In her book Every Last Kiss, Courtney Cole tells this story of the mythical Phoenix:

“But the Phoenix is not remarkable for its feathers or flames. It is most revered for its ability to climb from its own funeral pyre, from the very ashes of its old charred body, as a brand new life ready to live again once more. Life after life, it goes through this cycle. It absorbs human sorrow, only to rise from death to do it all again. It never wearies, it never tires. It never questions its fate. Some say that the Phoenix is real, that it exists somewhere out there in the mountains of Arabia, elusive and mysterious. Others say that the Phoenix is only a wish made by desperate humans to believe in the continuance of life.

But I know a secret.  We are the Phoenix.”

 

How many times have you gone through a time of transition feeling stuck in the darkness of unknowing? If you’re anything like me, that number is probably very close or equal to the number of times you’ve gone through a transition. There are several terms I use to describe this psychological place of in-between: the messy middle, liminal space, and the phoenix cauldron. These terms help me name the feeling of being uncertain about where my next step lies, especially when I’m in the midst of moving from one life stage or situation to another, and I’m not yet sure of what the new space will look like.

Right now I’m sitting right in the phoenix cauldron. I have some ideas about what is coming next, but the path is pretty murky as far as “what to do”, and I have gone through enough of these kinds of transitions to remember that trying to push something that isn’t ready to happen not only makes me feel anxious and cranky, it also doesn’t work out well. It is these times that ask me to rest in faith that the unfolding will happen over time and that my work is to stay centered so that I can say “yes” and “no” from my authentic self…not the ego-place that wants to look good by telling someone how much I’ve accomplished.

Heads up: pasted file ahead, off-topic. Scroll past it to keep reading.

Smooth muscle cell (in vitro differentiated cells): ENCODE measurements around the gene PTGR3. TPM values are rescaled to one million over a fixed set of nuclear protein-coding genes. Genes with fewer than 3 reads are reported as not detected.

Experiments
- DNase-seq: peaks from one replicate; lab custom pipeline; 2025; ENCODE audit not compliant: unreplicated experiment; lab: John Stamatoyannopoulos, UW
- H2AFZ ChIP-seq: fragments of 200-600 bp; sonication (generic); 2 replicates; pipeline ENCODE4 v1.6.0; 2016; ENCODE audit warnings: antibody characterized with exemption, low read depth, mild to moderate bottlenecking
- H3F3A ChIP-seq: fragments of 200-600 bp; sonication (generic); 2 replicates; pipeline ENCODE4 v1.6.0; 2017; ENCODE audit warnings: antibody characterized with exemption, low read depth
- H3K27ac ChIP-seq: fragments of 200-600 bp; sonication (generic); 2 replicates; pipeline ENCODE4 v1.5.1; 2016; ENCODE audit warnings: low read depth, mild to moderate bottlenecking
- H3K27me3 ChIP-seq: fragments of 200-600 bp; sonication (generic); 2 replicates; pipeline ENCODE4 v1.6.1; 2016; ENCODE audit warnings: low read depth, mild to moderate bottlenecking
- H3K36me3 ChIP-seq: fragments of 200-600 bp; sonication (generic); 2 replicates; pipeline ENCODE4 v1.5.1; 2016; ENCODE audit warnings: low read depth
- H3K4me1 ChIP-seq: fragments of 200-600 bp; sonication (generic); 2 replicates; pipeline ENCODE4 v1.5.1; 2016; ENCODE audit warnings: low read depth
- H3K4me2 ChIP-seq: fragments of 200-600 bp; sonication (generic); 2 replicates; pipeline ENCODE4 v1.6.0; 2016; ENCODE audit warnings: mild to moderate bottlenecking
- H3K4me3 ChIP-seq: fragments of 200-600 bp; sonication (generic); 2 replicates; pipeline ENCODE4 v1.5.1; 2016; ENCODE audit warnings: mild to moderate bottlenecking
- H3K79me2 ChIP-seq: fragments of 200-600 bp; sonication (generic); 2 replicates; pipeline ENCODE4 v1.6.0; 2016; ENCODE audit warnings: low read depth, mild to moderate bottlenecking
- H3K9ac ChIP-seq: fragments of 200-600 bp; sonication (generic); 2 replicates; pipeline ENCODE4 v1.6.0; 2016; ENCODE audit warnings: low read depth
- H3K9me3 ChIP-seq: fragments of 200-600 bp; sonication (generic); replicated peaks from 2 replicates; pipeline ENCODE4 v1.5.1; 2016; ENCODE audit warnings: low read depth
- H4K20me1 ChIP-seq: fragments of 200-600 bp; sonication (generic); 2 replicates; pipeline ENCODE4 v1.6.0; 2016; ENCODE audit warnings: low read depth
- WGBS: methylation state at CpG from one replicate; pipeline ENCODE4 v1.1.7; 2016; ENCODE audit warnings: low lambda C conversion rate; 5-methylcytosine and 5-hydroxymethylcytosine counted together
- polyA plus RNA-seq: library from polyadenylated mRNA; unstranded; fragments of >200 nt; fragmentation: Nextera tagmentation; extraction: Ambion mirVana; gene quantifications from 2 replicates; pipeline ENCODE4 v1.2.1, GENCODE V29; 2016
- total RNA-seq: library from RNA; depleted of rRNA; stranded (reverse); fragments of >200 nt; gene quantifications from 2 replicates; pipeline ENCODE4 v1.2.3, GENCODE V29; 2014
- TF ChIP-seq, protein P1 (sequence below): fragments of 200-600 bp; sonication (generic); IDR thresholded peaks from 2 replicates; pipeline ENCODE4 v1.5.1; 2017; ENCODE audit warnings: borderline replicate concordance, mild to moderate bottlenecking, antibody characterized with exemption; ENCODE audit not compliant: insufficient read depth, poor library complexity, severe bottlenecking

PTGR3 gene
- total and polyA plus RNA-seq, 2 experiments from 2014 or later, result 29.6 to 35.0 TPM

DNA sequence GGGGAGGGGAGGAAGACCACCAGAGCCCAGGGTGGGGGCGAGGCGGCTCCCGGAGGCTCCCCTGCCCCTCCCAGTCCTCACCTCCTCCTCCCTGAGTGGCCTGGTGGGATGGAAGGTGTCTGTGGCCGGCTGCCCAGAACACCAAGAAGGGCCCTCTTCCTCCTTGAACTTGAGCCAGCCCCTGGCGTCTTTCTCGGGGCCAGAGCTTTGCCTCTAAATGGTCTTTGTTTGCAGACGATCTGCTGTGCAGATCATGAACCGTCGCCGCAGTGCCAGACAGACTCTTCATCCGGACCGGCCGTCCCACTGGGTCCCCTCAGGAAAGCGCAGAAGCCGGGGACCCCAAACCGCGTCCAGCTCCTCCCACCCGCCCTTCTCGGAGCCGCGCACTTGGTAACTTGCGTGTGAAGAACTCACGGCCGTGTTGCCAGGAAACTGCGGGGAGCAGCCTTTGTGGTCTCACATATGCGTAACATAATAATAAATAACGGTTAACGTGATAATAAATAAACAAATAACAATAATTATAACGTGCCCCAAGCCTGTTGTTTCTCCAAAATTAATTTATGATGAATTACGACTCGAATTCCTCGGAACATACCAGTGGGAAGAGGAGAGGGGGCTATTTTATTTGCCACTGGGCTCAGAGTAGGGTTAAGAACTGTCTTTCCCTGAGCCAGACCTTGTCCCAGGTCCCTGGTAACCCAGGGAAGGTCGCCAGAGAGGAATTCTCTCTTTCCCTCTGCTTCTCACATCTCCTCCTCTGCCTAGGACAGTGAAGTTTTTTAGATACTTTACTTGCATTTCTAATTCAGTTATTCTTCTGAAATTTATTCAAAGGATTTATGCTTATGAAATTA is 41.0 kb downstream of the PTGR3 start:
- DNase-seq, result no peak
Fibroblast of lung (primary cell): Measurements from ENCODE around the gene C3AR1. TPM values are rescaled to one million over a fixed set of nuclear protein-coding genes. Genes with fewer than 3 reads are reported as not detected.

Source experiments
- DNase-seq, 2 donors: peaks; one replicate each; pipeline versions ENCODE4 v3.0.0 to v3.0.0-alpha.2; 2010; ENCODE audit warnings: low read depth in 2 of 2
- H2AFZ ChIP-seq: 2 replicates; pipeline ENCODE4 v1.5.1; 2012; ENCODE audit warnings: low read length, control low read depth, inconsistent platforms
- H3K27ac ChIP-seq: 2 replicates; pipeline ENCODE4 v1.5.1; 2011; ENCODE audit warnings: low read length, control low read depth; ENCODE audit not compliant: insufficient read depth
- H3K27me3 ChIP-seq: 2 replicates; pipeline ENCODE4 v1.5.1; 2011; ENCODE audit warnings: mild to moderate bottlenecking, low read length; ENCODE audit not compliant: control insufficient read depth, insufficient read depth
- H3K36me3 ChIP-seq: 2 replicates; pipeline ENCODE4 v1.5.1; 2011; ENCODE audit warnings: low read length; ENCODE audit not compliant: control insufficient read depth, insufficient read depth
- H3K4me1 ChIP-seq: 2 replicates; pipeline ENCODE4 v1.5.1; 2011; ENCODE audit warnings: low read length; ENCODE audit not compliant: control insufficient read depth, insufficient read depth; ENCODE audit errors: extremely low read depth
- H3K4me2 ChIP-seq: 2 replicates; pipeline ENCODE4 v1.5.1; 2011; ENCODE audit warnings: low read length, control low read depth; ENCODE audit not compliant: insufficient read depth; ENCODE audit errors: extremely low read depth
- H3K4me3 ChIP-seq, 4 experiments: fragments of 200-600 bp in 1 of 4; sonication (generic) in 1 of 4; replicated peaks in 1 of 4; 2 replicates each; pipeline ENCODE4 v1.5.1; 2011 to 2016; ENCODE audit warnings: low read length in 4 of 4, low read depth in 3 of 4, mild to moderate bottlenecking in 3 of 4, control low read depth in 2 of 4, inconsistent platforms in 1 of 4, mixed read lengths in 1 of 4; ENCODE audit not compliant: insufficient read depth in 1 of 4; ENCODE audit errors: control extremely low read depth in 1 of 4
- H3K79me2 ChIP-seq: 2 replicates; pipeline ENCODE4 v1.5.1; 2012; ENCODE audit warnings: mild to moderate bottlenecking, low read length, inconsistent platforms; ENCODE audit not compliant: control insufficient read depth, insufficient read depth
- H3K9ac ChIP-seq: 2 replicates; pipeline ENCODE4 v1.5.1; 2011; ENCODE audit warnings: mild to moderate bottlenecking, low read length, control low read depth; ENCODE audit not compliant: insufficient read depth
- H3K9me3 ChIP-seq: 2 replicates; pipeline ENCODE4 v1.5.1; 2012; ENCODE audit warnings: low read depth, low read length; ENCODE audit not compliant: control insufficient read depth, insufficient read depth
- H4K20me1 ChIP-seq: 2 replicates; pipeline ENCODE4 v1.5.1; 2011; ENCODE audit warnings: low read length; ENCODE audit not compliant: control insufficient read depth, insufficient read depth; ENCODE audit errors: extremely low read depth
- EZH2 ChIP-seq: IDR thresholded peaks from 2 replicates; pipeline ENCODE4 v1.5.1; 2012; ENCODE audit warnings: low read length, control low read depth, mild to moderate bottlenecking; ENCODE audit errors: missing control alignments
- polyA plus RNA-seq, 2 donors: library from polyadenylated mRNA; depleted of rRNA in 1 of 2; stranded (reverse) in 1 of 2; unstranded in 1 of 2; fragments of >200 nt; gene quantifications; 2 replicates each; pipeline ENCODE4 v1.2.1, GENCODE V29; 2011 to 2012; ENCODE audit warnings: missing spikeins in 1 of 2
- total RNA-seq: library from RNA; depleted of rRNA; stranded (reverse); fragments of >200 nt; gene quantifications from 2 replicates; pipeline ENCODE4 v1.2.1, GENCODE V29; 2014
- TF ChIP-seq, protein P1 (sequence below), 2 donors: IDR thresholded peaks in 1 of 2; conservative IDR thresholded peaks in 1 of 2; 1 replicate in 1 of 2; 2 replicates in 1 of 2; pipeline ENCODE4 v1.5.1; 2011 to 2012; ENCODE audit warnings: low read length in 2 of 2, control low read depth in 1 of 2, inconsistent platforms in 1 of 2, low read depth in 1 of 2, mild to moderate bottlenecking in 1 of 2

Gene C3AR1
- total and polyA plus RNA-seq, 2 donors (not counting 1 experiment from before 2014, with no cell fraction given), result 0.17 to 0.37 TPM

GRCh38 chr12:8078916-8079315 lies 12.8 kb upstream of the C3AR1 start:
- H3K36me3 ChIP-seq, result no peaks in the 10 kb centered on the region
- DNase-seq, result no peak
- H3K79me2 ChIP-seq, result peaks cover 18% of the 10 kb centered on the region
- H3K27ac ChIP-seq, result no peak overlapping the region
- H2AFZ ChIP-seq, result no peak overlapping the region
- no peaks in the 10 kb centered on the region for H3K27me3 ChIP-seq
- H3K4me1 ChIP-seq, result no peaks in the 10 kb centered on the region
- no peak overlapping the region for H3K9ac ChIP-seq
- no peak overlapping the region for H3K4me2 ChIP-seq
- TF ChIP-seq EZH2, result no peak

Eight months ago, I moved from the place I’d been living for 17 years. I’d raised my daughters there, and the youngest was moving on to college. The oldest had been in college for 2 years. I was engaged to be married and had been planning my move for about 18 months. It was time to go. My heart was ready to live with my partner, and my sense of adventure was fully activated. I was ready!

And, even with all the preparation, with all the excitement of the new calling to me, with all my careful planning and conscious choice about ending my time in my former city with care and love, with all my self-talk of “I know I will have to rebuild my business over time.” and “I know I’ll have some days of feeling a bit lost.”…even with ALL that I am still experiencing times of frustration, confusion, anxiety, and discontent that things aren’t moving faster. I still don’t know how my work will unfold. I have bits and pieces of what I used to do, and I truly enjoy those parts.

Yet, I also have a very strong feeling that as I emerge from this time of rest and rebirthing (whenever that is), I will find that my work looks different from what it has been and different from what I imagined. This space of not-knowing is a gift. Time to reflect and review what I like, what I want, how I choose to show up in the world is vital to the process of becoming more authentic and bringing my full Self into the light. Even when I feel cranky and frustrated with the swirling of smoke in this phoenix cauldron, I know deep within that until I burn away all that I am not and release the parts that weighed me down..the absorption of “human sorrow” that Courtney Cole talks about in the passage above…I need to stay right where I am, be still, and listen to my inner voice for guidance.

Soon enough it will be time to rise again, to take on the mantle of service, and show the world my vibrant phoenix feathers as I step into the world to do the work I’m meant to do in this time. I’m excited to see this new version of me! For now, I’m going to practice yoga, clean the house, ask for help when I need it, listen to my heart, take a walk outside with my dog, pet my cat sitting on my lap, turn on some music and dance in the living room, write in my journal, talk to friends, kiss my wife and tell her how much I appreciate her, and wait as patiently as possible for the smoke to clear.